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Last Year

Last Year
Written by: Robert Charles Wilson
Narrated by: Scott Brick
Genres: Time Travel | Alternate History
Published: 6th of December, 2016
Length: 11 Hours 21 Minutes


Listen to Samples:

Audible UK

Two events made September first a memorable day for Jesse Cullum. First, he lost a pair of Oakley sunglasses. Second, he saved the life of President Ulysses S. Grant.

In the near future of Robert Charles Wilson's Last Year, the technology exists to open doorways into the past - but not our past, not exactly. Each "past" is effectively an alternate world, identical to ours but only up to the date on which we access it. And a given "past" can be reached only once. After a passageway is open, it's the only road to that particular past; once closed, it can't be reopened.

A passageway has been opened to a version of late 19th-century Ohio. It's been in operation for most of a decade, but it's no secret on either side of time. A small city has grown up around it to entertain visitors from our time, and many locals earn a good living catering to them. But like all such operations, it has a shelf life; as the "natives" become more sophisticated, their version of the "past" grows less attractive as a destination.

Jesse Cullum is a native. And he knows the passageway will be closing soon. He's fallen in love with a woman from our time, and he means to follow her back - no matter whose secrets he has to expose in order to do it.



Time Travel That Works

Review by: Morgan HobbesLast Year by Robert Charles Wilson is one I've had hanging around my list since I picked it up during a 2-for-1 sale a while ago. The premise intrigued me to give it a go, as sci-fi and time travel is something that usually gets my attention.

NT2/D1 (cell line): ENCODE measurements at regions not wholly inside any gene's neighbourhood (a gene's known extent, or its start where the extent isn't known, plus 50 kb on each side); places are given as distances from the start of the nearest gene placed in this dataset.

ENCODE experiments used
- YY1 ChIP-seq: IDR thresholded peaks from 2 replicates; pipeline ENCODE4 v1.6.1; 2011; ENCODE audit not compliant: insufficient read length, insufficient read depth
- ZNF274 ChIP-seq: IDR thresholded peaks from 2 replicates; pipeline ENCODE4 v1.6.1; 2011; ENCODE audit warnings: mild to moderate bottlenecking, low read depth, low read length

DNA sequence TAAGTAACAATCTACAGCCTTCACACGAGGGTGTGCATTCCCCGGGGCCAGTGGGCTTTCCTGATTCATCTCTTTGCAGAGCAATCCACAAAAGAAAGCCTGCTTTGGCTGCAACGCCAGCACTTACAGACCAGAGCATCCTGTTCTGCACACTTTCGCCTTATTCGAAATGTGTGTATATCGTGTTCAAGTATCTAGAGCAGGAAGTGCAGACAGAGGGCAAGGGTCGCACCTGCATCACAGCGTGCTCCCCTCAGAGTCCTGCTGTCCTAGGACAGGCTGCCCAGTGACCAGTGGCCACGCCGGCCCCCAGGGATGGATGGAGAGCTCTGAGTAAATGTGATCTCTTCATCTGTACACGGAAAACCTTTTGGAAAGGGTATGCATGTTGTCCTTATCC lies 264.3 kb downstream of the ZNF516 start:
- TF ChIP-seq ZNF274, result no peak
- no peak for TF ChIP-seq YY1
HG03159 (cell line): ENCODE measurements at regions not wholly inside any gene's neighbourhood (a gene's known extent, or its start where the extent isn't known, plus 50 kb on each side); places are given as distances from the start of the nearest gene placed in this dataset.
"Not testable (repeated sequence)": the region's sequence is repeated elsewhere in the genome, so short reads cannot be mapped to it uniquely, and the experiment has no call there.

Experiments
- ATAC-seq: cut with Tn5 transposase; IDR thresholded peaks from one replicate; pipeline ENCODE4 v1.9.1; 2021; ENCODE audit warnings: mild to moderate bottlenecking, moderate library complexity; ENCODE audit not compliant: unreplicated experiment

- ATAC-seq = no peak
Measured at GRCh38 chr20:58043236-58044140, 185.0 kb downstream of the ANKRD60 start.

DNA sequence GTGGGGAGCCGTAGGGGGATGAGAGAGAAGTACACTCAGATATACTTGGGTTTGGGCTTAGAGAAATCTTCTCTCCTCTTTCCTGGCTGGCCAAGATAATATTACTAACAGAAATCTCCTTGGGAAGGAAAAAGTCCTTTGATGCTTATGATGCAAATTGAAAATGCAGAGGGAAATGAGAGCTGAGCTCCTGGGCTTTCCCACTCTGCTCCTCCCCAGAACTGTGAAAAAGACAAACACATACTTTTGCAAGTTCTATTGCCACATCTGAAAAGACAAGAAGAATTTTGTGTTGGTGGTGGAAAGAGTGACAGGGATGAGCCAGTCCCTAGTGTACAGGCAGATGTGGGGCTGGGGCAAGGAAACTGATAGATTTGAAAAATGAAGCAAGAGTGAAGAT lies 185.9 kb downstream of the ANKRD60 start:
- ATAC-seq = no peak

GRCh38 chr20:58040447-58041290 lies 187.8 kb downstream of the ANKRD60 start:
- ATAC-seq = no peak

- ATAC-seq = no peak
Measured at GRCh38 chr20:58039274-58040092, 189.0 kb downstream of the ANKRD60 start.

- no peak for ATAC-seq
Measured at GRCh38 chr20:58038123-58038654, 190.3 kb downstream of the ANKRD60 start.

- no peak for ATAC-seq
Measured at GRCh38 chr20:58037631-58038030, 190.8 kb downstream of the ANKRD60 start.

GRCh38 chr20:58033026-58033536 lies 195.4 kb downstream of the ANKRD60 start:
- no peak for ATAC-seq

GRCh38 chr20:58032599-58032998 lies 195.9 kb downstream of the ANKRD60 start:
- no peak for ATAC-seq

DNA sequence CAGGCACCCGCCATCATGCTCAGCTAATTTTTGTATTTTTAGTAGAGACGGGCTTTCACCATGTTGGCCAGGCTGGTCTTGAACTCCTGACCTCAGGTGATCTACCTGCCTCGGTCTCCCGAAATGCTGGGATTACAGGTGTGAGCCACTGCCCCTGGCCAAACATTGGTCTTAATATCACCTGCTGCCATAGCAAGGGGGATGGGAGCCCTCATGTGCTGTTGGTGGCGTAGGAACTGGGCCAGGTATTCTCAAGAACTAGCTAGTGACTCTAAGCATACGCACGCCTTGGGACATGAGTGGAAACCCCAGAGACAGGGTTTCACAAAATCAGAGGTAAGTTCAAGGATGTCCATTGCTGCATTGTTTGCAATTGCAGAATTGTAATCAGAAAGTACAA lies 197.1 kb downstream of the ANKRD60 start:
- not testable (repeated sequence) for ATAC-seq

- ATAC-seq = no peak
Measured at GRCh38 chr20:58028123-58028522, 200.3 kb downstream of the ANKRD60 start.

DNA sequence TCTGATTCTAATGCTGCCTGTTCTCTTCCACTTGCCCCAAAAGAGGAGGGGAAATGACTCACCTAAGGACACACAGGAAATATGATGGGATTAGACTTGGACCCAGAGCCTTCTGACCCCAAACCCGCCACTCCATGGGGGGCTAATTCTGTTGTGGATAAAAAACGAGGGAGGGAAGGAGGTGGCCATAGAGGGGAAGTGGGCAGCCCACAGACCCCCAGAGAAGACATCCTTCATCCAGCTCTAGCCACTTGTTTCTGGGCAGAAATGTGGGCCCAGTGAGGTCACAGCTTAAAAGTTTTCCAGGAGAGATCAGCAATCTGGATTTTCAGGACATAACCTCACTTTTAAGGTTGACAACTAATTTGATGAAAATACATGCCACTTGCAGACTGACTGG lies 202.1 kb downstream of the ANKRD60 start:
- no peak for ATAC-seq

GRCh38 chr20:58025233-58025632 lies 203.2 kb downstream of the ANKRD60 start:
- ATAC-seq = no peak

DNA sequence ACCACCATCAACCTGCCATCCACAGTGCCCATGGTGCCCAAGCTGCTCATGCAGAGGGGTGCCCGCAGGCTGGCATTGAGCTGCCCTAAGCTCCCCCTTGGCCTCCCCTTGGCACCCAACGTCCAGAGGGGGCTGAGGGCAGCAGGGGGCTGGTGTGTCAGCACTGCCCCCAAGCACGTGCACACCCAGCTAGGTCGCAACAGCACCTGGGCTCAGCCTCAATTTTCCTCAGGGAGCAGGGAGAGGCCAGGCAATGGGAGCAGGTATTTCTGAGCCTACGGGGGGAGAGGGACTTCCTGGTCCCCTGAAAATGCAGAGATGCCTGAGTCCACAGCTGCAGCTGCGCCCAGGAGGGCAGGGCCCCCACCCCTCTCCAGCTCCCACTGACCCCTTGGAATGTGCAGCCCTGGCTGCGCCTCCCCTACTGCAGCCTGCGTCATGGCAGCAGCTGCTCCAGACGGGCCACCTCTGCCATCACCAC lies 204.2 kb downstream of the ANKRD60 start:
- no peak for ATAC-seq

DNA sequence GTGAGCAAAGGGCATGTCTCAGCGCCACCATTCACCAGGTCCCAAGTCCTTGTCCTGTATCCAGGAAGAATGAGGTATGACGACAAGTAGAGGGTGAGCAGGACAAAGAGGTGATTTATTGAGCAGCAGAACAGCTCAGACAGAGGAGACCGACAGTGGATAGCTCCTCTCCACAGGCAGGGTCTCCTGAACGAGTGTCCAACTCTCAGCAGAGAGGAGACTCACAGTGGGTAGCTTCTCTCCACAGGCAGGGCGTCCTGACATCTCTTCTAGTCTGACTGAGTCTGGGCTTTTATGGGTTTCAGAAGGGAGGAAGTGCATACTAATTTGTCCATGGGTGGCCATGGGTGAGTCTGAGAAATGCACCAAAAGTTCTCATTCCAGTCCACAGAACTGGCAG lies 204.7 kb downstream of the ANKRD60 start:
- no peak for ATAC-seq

In this novel, we get around all the pesky issues with time travel such as the grandfather paradox and the like. When travelling back in time, the time streams diverge so even though it starts with history the same as our own, by simply going there it forms a new future on a new timeline - so no altering the present.

This book explores some interesting themes - ethics of time travellers and the impact they have on those living in the past. The big bad corporation running the show in this book is exploiting it all for their own benefit (of course), taking payment in gold they can bring back to the future with them, and collecting huge fees by running tours of the old west to rich socialites.

Filled with a variety of great characters, and lots of interesting villains, it's a book that went by surprisingly fast for its 11 hours.

Narrated by Scott Brick (who I've said before I wasn't going to rush to listen to again after his plodding rendition of Blade Runner) did a fine job of this one. I didn't realise until I'd already spent the credit it was Brick narrating, but I'm glad I gave him another go.

All in all, an interesting take on the time travel trope in a way that won't leave you disappointed.


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Average Score: 

Reviewed: 2021-02-15

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